You do get the odd sequence where you must fight off cop-cars, and there's a mechanic which lets you barge into them, sending them off the road into spectacular Hollywood-style pile-ups (although the game doesn’t dwell on those as much as it should). Overall though Payback’s vehicular combat system completely lacks the precision of the one found in the decade old Burnout games. The sheer glee associated with the sort of maniacal driving you could pull off in games like Burnout is completely absent from Need For Speed: Payback.
At least there’s plenty to do in Payback’s open-world, including street racing, off-road racing, drifting and drag-racing missions. You can earn experience points by racing through speed-cameras, jumping through billboards, catching air off jump-ramps, time-trials along stretches of road, collecting giant chips and racing ghosts of real-life players. There are derelict cars to find, which can be customised into absolute beasts. But every element of Payback’s open-world can be traced back to another game, like some box-ticking exercise. Its design by committee at its worst, and its one of the game's biggest problems.
Not so finely tuned
Customisation is key to any game that aspires to excite wannabe street-racers, and Payback does contain some interesting customisation systems. There’s a decent visual customisation engine – performing spectacular moves in the game unlocks spoilers, side-skirts and the like, and you can tinker around with decals and paint-jobs to your heart’s content.
But at the heart of Payback lies its mechanical upgrade system, which takes the form of a trading card game. It's not ideal, and the presence of this element merely smacks of marketing departments looking at how much a young audience is spending on the likes of Hearthstone (something of which Forza Motorsport 7 is also guilty).
Unless you go to Tune-up Shops and spend in-game currency on Speed Cards, you’ll soon find yourself up against much faster cars. Naturally, you can spend real money on Speed Cards if you can’t be bothered to grind – or can’t quite fathom the unnecessarily complex and utterly unengaging Speed Card system.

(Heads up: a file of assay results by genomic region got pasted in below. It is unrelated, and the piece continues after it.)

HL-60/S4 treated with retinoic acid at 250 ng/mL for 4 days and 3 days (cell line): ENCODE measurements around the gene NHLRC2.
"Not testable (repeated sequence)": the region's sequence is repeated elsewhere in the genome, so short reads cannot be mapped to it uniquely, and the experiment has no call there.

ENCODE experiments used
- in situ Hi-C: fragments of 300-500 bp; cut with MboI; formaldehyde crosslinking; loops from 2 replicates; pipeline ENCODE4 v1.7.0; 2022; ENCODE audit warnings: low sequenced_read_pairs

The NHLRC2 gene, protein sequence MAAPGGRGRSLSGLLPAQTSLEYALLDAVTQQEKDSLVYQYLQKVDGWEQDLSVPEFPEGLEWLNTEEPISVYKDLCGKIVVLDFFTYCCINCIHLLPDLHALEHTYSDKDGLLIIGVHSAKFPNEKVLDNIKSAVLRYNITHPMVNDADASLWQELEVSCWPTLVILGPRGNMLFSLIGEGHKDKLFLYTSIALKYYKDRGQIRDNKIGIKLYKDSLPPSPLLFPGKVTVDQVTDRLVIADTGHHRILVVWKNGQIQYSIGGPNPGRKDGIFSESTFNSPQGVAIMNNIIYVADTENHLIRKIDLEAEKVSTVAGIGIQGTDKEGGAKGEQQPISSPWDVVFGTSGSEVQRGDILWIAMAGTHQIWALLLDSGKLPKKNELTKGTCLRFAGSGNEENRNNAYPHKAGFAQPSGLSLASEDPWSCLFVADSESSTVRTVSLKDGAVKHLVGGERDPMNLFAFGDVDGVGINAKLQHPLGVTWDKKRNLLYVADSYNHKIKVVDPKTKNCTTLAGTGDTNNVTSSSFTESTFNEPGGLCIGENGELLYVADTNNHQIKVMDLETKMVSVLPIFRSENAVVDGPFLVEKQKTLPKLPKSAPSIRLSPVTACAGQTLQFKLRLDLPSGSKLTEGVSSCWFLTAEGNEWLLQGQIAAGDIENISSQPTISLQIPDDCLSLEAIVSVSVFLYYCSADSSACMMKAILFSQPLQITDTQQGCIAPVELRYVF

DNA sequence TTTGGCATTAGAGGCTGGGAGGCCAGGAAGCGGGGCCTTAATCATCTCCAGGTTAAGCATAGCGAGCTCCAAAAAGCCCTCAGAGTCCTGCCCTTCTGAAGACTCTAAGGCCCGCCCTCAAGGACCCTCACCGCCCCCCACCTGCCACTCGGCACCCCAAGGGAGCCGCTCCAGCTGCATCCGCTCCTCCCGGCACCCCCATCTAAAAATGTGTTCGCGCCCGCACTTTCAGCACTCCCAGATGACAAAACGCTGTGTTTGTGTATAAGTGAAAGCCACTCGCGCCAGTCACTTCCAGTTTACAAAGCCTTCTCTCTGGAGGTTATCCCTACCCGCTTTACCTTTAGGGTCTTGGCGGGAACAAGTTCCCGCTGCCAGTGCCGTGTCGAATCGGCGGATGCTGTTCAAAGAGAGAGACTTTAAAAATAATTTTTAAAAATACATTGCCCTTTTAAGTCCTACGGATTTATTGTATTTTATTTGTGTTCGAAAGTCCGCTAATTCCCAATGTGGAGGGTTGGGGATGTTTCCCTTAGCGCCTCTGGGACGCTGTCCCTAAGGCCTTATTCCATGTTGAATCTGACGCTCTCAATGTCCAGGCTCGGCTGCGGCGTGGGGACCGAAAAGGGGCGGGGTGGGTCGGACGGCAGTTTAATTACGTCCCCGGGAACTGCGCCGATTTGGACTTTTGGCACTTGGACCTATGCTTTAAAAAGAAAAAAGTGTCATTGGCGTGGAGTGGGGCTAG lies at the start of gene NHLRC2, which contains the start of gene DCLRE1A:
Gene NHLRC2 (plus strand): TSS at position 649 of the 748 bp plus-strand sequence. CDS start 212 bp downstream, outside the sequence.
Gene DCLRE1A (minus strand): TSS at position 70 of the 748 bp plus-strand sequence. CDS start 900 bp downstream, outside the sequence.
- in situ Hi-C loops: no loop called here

There is one interesting idea in Need For Speed: Payback: before each event, you can put money on a side-bet, which adds extra targets for that event. However, even that could have been improved if it the target was adjusted according to the rating of your car, and whether or not you were struggling to win that event. Incidentally, you have to win all the events to advance the story, so if you aren’t keen, say, on the drifting side of the game, you’re a bit stuffed.
Verdict: Don't play it
It will be fascinating to see how well Need For Speed: Payback sells. It is, for example, much less fun to play than Forza Horizon 3, which has been out for a while and can be found cheaply. No doubt EA’s marketing machine will kick into overdrive on Payback’s behalf, but those who buy it will surely find it soulless at best, and positively annoying in parts at worst.
But the same could have been said about previous Need For Speed games, which nevertheless shifted millions of units. However, surely the Need For Speed franchise is now one flop away from a radical reappraisal? If only EA would abandon it in favour of a revival of Burnout.
This game was reviewed on Xbox One
TechRadar's review system scores games as 'Don't Play It', 'Play It' and 'Play It Now', the last of which is the highest score we can give. A 'Play It' score suggests a solid game with some flaws, but the written review will reveal the exact justifications.